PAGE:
Motherhood in Finance: What Is Maternity Leave Costing Your Career?

The financial industry has become notorious for presenting a tougher work-life balance to its female employees, often driving women to make the choice: family or fortune? So, what does this mean for their place in the workplace?

Approximately 82% of Americans supported paid maternity leave for mothers after a birth or adoption, according to a recent Pew research. Yet only 17% of working Americans are able to access paid parental leave today. While there has been some progress in promoting a balance between work and family life for female employees, there remains a lot to be done to support mothers to be in the workplace, particularly women in finance.

Your Earning Potential is Lower Both During Pregnancy and After Returning

Women in the American workforce are more educated than ever but continue to be underrepresented in the finance industry. Although the percentage of women in the financial industries is around 54.5%, there remains a significant gender gap which plays a large part in the decision of women working in finance on whether to take maternity leave. In fact, the motherhood penalty costs women around $16,000 in lost wages annually and 25% of women have to go back to work two weeks after giving birth to keep afloat financially.

Aside from taking maternity leave to prepare for the new arrival, some women leave earlier due to medical complications such as gestational diabetes and find themselves further financially vulnerable. The impact is felt not only medically but also financially due to time off being unpaid or paid at a significantly reduced rate. Considering almost 10% of pregnancies are diagnosed with gestational diabetes annually, the chances of women in finance having to deal with this are quite possible. Therefore, not only do women earn less while taking maternity leave but they are almost guaranteed to earn less than before pregnancy, and their male counterparts, meaning their family’s financial stability can be threatened.

Your Career Progression Trajectory Changes or Slows 

For women looking to progress in finance, the 70-hour work weeks and full diaries can act as a deterrent against being selected for an executive-level job. In fact, the ‘Gender Diversity in the Financial Services Industry’ report by Mercer showed a significant decline in female representation as career levels rises in finance. Only 15% of women were represented at the executive level in finance, while only 26% of senior managers were female.

Thanks to factors such as the finance industry’s slow response to flexible working, women’s chances to achieve a better work-life balance are reduced and they tend to face an increased likelihood to be passed over for job promotions. Women with children also take longer to climb the ladder in the finance workplace as they juggle childcare hours and a demanding industry which means their earning brackets can remain unmoved for a longer time. Early starts and late nights required of many full-time jobs on Wall Street often means women in finance either have to rely on round the clock childcare or make the choice to go part-time.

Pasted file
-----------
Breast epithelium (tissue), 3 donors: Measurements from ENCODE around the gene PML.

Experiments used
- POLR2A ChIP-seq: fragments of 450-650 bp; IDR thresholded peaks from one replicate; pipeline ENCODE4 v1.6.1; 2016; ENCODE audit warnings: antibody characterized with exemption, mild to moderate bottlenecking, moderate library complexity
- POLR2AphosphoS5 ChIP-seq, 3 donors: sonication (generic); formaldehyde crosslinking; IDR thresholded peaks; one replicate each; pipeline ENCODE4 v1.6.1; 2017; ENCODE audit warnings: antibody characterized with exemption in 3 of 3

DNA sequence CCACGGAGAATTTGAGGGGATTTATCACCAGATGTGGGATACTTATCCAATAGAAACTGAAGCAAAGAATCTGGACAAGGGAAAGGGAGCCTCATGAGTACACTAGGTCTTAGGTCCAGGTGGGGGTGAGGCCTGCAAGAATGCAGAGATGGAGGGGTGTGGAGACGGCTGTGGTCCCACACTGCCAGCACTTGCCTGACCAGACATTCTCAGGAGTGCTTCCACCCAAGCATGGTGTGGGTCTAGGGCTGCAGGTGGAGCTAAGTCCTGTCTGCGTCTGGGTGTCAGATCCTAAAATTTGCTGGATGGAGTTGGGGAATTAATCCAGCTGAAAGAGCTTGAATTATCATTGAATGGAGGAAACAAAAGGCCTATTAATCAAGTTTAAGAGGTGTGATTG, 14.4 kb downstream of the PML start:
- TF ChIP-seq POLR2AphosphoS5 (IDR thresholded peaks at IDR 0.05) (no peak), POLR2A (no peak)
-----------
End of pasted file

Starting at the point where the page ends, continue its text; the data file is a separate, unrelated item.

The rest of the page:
Increased Pressure and Diminished Chances for Management Opportunities

Although 84% of employed Americans believe that having working mothers in leadership roles will boost the success rate of businesses, only a small% of women who have taken maternity leave will get the chance. Because of the negative association between women taking maternity leave and their commitment to the job, employers are more inclined to place these women in management positions within their company.

Published experiences by women working on Wall Street have shown that women tend to face increased pressure in trying to conceal their pregnancies for as long as possible, along with the constant pressure of when they plan to return (or whether they do plan to at all). For many firms on Wall Street, women are often offered six weeks of disability leave and end up losing not just pay equity but ground on progressing into the management realm.

Despite the well-publicized benefits of maternity leave including lower infant mortality rates and lower postnatal depression rates, support for women taking maternity leave in the finance industry continues to be woefully lacking. The choice to take time off to raise one’s child is repeatedly shown to have a higher cost for women, starting from the initial leave allowance rates and possibly defining the future of their careers. However, it is also important to recognize the progress made by financial firms like Deloitte, KPMG, and Bank of America. The support shown by these companies for mothers in finance can be a great starting point for the revolutionary change needed in the finance industry.

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